Why are pool workers going inactive while many iterations remain?
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I have a task wrapped in a parfor loop where text data files are read then converted to numeric values and downsampled to common signal frequencies and saved out as .mat files. There are many thousands of these text files of varying size between ~100 kilobytes and 3 gigabytes. This process is being run on a workstation with a i9-10980XE (18 cores/36 threads 128GB RAM) using the default cluster settings. Upon initial launch of the script, I can see via the resource monitor that the processes for all 18 workers are consuming 100% CPU for each of their threads.
If I check back on the process several hours later, the majority of the workers have stopped contributing with somewhere between 1-4 still running at 100%. All other workers still exist but are dormant as confirmed both by continual 0% CPU usage and by a reduction in the number of simultaneously changing files as compared to the number seen at launch.
At this point there will still be hundreds if not thousands of files left to process, so I am confused as to why these available workers are not being utilized. I can see no evidence of any errors that would have somehow forced the impacted workers to go dormant. I also have not seen any indication that hardware resources became a limiting factor. If a worker was to somehow stop mid-task I would also see partial log files created and not completed, but this is not happening. It appears that most workers are completing a small percentage of the overall task then going dormant while a smaller subset of the pool does the vast majority of the work.
I have seen mention of manually setting RangePartitionMethod and SubrangeSize pool parameters as a possible solution in other questions, but in those situations the issue sounds to be a result of relatively few expected iterations per worker and inconsistent work per iteration. In my situation given the considerably larger number of iterations compared to pool size, I am assuming that the number of files and distribution of file sizes is relatively consistent between workers.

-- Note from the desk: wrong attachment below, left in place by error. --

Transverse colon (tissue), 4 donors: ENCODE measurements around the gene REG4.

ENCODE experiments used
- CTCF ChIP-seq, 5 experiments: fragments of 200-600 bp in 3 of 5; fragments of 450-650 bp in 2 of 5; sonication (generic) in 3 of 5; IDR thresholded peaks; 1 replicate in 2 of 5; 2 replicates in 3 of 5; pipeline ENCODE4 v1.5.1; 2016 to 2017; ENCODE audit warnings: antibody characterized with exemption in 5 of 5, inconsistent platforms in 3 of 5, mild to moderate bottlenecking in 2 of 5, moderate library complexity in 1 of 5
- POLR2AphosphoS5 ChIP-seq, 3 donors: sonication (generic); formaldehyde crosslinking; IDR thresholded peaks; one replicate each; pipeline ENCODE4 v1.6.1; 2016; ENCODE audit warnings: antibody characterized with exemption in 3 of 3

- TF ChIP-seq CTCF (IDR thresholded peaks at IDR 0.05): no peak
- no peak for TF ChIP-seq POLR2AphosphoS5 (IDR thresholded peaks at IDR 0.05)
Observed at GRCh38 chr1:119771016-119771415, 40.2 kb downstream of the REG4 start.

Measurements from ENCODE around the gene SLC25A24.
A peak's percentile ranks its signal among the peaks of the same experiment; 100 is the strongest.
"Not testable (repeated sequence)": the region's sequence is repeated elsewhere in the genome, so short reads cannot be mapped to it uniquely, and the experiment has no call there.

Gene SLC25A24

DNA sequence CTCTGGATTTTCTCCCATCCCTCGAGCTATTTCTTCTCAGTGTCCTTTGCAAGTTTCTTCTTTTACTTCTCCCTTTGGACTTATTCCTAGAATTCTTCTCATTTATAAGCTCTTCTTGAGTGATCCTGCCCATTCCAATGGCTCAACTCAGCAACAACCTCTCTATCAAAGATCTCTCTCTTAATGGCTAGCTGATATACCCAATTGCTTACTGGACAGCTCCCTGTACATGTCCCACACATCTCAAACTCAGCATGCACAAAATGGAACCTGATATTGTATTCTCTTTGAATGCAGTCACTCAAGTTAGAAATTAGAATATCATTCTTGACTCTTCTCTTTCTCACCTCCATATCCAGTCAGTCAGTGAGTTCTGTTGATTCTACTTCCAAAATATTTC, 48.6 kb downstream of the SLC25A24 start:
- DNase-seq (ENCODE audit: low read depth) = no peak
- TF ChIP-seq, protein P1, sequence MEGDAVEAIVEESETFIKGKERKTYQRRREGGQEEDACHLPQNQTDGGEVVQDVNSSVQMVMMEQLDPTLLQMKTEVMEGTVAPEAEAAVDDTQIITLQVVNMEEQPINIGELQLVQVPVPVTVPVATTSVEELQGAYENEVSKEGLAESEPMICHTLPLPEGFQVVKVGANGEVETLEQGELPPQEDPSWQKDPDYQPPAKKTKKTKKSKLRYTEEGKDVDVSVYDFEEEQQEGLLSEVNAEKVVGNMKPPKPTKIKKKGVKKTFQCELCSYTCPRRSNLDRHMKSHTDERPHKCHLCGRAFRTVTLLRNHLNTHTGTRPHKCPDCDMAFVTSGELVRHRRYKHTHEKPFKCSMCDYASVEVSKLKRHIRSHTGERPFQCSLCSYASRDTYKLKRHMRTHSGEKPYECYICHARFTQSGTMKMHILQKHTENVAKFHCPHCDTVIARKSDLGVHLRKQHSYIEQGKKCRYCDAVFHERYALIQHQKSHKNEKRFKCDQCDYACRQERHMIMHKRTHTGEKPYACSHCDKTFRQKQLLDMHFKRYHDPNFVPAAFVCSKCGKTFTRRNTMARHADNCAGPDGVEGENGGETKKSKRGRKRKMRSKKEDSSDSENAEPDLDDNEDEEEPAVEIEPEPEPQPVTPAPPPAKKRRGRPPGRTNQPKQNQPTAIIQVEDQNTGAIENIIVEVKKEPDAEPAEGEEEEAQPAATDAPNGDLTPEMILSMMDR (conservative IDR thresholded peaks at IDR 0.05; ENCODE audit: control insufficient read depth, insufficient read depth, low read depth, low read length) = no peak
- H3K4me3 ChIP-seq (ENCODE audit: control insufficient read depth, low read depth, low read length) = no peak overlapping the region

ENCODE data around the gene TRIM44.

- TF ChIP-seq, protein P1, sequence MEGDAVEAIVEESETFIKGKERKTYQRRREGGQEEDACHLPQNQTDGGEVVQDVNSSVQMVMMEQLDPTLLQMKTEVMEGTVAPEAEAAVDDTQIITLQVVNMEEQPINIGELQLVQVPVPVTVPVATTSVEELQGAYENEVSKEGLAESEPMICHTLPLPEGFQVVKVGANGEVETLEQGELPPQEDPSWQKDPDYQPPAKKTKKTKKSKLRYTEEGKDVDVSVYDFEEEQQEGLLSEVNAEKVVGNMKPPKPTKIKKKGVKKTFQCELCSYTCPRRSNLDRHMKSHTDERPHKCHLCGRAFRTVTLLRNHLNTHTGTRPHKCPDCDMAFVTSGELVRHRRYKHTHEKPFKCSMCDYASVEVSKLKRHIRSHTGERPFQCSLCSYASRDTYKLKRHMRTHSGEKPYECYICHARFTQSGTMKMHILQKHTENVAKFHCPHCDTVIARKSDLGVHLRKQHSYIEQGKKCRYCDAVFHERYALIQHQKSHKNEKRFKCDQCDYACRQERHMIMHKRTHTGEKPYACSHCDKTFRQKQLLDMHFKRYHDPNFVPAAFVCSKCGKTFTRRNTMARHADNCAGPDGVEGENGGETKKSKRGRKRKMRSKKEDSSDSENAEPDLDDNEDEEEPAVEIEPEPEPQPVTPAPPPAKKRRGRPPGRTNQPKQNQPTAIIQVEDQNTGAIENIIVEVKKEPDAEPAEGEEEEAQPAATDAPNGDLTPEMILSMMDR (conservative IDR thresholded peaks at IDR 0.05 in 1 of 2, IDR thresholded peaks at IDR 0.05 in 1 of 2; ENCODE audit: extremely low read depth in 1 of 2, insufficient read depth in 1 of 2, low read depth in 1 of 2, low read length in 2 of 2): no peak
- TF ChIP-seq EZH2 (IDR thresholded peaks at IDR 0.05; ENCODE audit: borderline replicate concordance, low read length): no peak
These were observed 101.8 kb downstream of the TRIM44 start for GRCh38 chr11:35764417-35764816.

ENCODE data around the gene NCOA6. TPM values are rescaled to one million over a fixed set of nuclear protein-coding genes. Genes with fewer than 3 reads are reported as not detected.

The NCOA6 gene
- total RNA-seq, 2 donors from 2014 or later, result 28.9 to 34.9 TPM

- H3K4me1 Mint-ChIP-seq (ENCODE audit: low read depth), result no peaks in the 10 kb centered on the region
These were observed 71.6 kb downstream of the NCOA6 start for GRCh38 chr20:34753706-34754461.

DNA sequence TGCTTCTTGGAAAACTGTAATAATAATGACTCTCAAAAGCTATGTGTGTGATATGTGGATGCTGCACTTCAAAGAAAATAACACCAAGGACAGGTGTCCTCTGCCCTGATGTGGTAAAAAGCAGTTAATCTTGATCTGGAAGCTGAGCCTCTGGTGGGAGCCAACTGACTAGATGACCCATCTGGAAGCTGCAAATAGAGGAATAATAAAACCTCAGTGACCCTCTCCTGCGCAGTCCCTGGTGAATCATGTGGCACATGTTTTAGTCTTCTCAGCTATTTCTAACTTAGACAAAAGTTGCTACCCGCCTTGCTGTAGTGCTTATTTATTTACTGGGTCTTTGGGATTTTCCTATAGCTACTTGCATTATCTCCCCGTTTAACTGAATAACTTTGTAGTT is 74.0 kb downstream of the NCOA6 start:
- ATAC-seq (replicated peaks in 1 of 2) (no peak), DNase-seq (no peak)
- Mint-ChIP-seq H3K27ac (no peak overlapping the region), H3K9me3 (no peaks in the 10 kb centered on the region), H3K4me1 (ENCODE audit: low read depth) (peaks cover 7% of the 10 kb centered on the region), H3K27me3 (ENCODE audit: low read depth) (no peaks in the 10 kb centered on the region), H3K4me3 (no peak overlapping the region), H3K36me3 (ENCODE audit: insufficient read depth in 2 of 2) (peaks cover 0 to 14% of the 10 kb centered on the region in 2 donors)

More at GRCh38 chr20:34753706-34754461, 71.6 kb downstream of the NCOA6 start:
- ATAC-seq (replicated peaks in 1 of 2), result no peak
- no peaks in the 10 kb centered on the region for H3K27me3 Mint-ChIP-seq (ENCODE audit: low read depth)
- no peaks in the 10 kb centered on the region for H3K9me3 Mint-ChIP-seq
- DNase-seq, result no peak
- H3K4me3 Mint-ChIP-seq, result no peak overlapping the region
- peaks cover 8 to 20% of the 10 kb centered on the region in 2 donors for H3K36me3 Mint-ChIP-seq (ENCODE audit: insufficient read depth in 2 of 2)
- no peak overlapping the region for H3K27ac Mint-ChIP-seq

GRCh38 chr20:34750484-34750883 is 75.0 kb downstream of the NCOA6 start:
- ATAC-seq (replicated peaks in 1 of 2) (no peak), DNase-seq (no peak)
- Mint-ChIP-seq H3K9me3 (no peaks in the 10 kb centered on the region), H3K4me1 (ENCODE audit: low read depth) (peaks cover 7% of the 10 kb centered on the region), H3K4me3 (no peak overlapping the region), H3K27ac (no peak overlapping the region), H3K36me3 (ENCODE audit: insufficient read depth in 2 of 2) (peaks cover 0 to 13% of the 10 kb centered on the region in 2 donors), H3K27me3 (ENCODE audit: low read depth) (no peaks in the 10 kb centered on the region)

Based on Jeff and Walters answer I've modifed my script and it now utilizes all workers for the entire parfor execution.
I wrote a function that sets the work partitions such that each worker gets an inital batch which when combined across all workers would be 50% of the total work. The remaining 50% of the work is passed to workers as single items once they become available. This obviously would create some overhead vs pre-assigning, but in my application each execution on a worker is being passed only a file name and is otherwise quite isolated concerning IO. At least in my case if there is a negative impact to the overhead, it is more than made up for by all of the workers being kept at close to 100% utilization.
opts = poolOpts(n);
parfor(i = 1:n,opts)
% do stuff
function opts = poolOpts(iterations)
pool = gcp('nocreate'); %pool handle
pool = parpool;
nw = pool.NumWorkers; %number of workers in pool
initChunk = floor(iterations/2); %number of iterations to assign at start = 50%
initWorkerChunk = floor(initChunk/nw); %number of iterations per worker to assign at start
poolPartitions = [repmat(initWorkerChunk,1,nw) ones(1,(iterations-(initWorkerChunk*nw)))]; %vector of
opts = parforOptions(gcp,"RangePartitionMethod",@(iterations,nw) poolPartitions);
Jeff Miller on 28 Jul 2023
What you would like is for any free processor to take up any waiting task (me too), but for some reason that's not how it works. Instead, parfor assigns all of the iterations to the different processors at the start, essentially making a little task queue for each processor. If too many slow tasks go into the queue for one processor (i.e., too many big files, in your case), that processor may still be chugging its way through its queue (with lots of unstarted tasks still in its queue) long after all of the other processors are finished and doing nothing. I think you have to use RangePartitionMethod to allocate tasks (files) more equally across processors.
Maybe there is something helpful in this question